For example, I believe that the fill of a First Strike round is not a homogonous fluid. It appears to have two major components, a thicker material and, an thinner oily portion. In some rounds, a small air bubble is present. I can shake a round very quickly to the point to where I cannot distinguish the two components, after a time t rest, the fill appears to separate.

All that being said, what do folks think is causing the rounds to be out of balance in flight? The air bubble? The the two portions of fill? both? I ask because, this can influence the 'how much' and 'how long' questions.

In my own experience, I know that if I pick a round out of a random box and spin it like a top on a glass table, it will spin better/longer on the second time around than the first.
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Originally Posted by Tom Kaye -in response to FS price critics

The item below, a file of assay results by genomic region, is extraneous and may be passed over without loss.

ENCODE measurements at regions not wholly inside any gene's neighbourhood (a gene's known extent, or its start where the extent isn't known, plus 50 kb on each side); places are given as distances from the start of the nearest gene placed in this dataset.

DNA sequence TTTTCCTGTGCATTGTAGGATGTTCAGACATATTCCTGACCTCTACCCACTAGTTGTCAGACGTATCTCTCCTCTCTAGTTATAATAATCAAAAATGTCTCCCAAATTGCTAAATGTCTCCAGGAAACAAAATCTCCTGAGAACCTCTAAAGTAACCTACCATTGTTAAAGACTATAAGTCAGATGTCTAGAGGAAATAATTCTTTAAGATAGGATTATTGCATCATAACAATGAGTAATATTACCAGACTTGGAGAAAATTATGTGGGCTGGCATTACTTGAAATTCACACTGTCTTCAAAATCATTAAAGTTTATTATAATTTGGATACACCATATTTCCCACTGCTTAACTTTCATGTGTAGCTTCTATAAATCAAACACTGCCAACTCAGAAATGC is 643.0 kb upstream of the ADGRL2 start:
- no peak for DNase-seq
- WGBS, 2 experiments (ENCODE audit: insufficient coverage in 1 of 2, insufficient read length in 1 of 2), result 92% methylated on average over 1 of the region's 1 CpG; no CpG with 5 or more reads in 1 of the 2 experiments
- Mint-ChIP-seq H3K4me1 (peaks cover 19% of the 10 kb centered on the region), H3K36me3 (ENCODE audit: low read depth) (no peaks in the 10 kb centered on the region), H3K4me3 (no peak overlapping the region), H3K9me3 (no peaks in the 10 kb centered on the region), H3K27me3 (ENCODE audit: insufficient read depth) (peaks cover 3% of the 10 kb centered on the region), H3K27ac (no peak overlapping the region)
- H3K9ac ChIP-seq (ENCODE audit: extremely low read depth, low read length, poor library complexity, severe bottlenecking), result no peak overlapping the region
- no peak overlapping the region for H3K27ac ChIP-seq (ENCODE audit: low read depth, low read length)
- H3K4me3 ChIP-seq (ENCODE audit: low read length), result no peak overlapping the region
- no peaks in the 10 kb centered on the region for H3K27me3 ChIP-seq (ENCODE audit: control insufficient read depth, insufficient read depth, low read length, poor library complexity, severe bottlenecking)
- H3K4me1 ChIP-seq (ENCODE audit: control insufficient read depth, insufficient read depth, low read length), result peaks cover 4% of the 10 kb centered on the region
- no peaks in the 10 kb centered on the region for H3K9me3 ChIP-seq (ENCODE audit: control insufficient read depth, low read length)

Unfortunately all of you have played the one "speedball" game of paintball for so long you can't conceive of other ways to do this and hence any new ideas seem stupid.
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Old 03-05-2014, 02:13 PM   #14 (permalink)
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Sounds like something that might be very interesting to do a formal test on. Say, a standard 20 shot group using fresh spun ammo, for accuracy. And then a set of before and after pictures (under strong background light for the x-ray effect) for some ammo stored on it's side to simulated time spent in a magazine.

If the group improves accuracy relative to a fired control group, then we have an advantage to exploit.

If the paint slopes after being stored on it's side, we can calculate a rough rate of "symmetricallity" decay. Now that I think about it, 3-4 picture samples in that 24 hour time frame would be best. It's not much more difficult and it would shed more light on the time-decay relationship (linear, parabolic, etc).